Blessed Pope John Paul II once wrote: "It is urgent to rediscover and to set forth once more the authentic reality of the Christian faith, which is not simply a set of propositions to be accepted with intellectual assent. Rather, faith is a lived knowledge of Christ, a living remembrance of his commandments, and a truth to be lived out. A word, in any event, is not truly received until it is put into practice. Faith is a decision involving one's whole existence. It is an encounter, a dialogue, a communion of love and of life between the believer and Jesus Christ, the way, and the truth, and the life. It entails an act of trusting abandonment to Christ, which enables us to live as he lived, in profound love of God and of our brothers and sisters" (Veritatis Splendor, 88).
Pope Benedict XVI has launched a Year of Faith. He is calling all of us to live the gift of faith that we have received with renewed commitment and a newness of how we live this gift within the daily circumstances of our lives.
We must nourish our faith with a daily encounter with the God of our faith through a serious spiritual life. We must feed our faith with the careful study of our faith through the Catechism of the Catholic Church. Only in this way can we effectively proclaim our faith within a culture that has become more and more aggressive against Christianity.
Darkness abides in the deep recesses of opinions and ideologies. We must move beyond the illusory images that only appear to be reality. We must have the openness to question and not accept blindly everything that is presented to us by modern culture. We must understand that relativism is bankrupt and that true freedom can only be found in objective truth.
When we are humble, open, and thirsty for the truth, Jesus will flood our souls with his Holy Spirit. The cobwebs of twisted thinking will vanish, light will shine through our entire being, our eyes will be open and we shall see.
There will always be obstacles. Just as in the case of Bartimaeus, people will attempt to stop us. There will even be many things that will hinder our relationship with the Lord. We must remove everything that hinders us so that we can freely walk with the Lord as he passes by. "And throwing off his mantle he sprang up and came to Jesus" (Mark 10: 50).
What are the things that are holding us back from a deeper relationship with the Lord? Once these attitudes, attachments and even sins are detected, what are we willing to do in order to change our lives? Through the vision of faith, Bartimaeus was able to see Jesus as he really is: the Lord, the Savior, the Master, the Redeemer, and the Messiah. It is through faith that he was able to encounter the Lord.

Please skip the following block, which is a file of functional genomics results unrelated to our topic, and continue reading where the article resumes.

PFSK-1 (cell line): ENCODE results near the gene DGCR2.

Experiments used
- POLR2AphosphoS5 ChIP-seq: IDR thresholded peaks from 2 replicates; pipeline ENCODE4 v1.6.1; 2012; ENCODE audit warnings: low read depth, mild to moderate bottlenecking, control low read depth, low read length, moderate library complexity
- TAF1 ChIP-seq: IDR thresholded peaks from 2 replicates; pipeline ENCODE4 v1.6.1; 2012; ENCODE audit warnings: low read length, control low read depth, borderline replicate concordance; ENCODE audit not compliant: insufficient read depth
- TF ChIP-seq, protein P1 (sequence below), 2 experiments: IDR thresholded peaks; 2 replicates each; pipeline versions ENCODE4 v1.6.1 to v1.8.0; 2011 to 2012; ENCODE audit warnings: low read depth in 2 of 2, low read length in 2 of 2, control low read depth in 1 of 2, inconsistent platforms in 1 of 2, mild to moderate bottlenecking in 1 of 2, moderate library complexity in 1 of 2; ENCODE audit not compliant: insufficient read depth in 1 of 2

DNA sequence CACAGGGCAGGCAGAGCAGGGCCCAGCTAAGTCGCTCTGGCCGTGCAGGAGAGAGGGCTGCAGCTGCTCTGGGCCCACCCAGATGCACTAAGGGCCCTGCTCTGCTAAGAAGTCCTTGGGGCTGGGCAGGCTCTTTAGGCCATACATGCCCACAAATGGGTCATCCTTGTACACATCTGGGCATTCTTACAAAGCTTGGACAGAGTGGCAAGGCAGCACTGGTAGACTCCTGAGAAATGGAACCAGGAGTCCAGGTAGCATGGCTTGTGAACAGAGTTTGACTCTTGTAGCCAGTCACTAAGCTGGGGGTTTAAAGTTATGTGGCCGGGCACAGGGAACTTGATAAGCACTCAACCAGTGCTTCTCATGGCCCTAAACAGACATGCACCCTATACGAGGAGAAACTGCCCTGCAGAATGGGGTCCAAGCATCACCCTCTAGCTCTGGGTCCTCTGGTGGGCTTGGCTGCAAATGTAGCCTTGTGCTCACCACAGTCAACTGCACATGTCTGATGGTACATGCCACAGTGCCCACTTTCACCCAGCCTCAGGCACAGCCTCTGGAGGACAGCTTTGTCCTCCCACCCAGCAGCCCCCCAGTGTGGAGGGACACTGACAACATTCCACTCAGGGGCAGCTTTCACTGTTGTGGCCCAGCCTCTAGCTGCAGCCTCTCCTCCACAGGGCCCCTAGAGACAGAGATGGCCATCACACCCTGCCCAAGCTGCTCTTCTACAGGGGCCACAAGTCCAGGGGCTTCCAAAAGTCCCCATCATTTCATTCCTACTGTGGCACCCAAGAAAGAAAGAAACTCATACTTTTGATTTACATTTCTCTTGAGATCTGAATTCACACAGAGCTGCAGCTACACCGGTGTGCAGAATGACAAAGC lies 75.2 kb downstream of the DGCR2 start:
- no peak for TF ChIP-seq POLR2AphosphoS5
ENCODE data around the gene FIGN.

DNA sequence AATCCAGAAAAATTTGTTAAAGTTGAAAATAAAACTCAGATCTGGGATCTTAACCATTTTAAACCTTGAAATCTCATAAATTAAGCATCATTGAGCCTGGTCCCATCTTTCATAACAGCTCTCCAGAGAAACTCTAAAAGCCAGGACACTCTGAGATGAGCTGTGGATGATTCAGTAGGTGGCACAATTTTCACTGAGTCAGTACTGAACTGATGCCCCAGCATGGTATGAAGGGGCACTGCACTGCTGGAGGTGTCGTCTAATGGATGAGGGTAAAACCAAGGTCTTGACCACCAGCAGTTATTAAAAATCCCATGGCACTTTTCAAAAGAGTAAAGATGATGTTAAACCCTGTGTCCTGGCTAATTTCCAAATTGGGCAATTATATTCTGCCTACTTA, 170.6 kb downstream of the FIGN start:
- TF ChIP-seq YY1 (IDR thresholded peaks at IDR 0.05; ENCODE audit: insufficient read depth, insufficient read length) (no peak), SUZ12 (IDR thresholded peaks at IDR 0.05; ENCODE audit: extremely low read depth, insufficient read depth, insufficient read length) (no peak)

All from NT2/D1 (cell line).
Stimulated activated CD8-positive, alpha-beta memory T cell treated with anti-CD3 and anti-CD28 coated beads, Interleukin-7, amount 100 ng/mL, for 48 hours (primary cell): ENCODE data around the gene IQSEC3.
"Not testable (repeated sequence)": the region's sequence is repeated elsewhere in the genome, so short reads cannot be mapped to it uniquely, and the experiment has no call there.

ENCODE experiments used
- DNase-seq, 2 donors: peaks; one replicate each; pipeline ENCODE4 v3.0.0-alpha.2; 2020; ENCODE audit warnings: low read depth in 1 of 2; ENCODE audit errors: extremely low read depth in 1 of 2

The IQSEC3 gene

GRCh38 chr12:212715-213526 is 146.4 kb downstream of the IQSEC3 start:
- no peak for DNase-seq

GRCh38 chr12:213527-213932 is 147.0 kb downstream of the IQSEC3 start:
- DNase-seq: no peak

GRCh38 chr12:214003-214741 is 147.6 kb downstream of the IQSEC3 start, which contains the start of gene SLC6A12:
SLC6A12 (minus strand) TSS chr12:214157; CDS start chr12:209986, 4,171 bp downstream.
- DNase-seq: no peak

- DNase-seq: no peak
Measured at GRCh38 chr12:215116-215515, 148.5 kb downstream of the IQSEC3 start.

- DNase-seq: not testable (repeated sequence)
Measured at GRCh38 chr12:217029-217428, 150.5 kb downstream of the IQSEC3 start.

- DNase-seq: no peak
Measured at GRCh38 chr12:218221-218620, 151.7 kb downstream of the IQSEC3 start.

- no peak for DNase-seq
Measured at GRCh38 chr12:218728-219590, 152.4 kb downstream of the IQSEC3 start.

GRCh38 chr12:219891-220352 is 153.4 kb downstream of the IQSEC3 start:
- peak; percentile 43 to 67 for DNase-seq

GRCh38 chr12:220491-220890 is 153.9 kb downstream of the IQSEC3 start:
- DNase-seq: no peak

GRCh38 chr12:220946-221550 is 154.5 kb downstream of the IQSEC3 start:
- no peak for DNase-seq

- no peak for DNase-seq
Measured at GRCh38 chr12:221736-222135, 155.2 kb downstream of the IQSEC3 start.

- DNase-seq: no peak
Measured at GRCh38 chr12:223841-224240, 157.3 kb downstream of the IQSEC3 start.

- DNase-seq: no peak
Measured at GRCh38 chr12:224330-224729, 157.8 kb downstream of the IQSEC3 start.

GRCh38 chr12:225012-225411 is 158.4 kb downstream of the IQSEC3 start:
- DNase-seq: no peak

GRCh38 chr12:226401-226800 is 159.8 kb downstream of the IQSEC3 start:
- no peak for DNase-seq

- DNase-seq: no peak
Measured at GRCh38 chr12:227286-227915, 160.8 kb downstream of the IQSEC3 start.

The initial encounter that Bartimaeus has with the Lord as he passes by, allows him to become a disciple. Because of his humility, his openness, and his persistence, Bartimaeus' first encounter with the Lord is so profound that it marks a definitive change in his life; he now begins to walk with the Lord. He has met the Lord, and his life is changed forever. "And immediately he received his sight and followed him on the way" (Mark 10: 52).
What about our encounters with the Lord? Every contact with the Lord should better our lives and make us stronger disciples. Every moment with the Lord should renew us and give us the strength to journey on towards eternity. However, sometimes routine, distractions, and the tempo of our busy lives prevent us from really taking the time to encounter the Lord as he passes by. We become like the multitude that saw Jesus; only Bartimaeus was able to see him because he was a man of deep faith.
The example of Bartimaeus is a profound one. He persists in his cry for help. His sight is restored, and he becomes a loving disciple of the Lord Jesus. He becomes a loyal disciple. This is exactly what we must do. Persevere with loyal fidelity, always remembering that the Lord is always passing by.
Father James Farfaglia is a contributing writer for Catholic Online and author of Get Serious! - A Survival Guide for Serious Catholics. You can visit him on the web at www.fatherjames.org and listen to the audio podcast of this Sunday homily.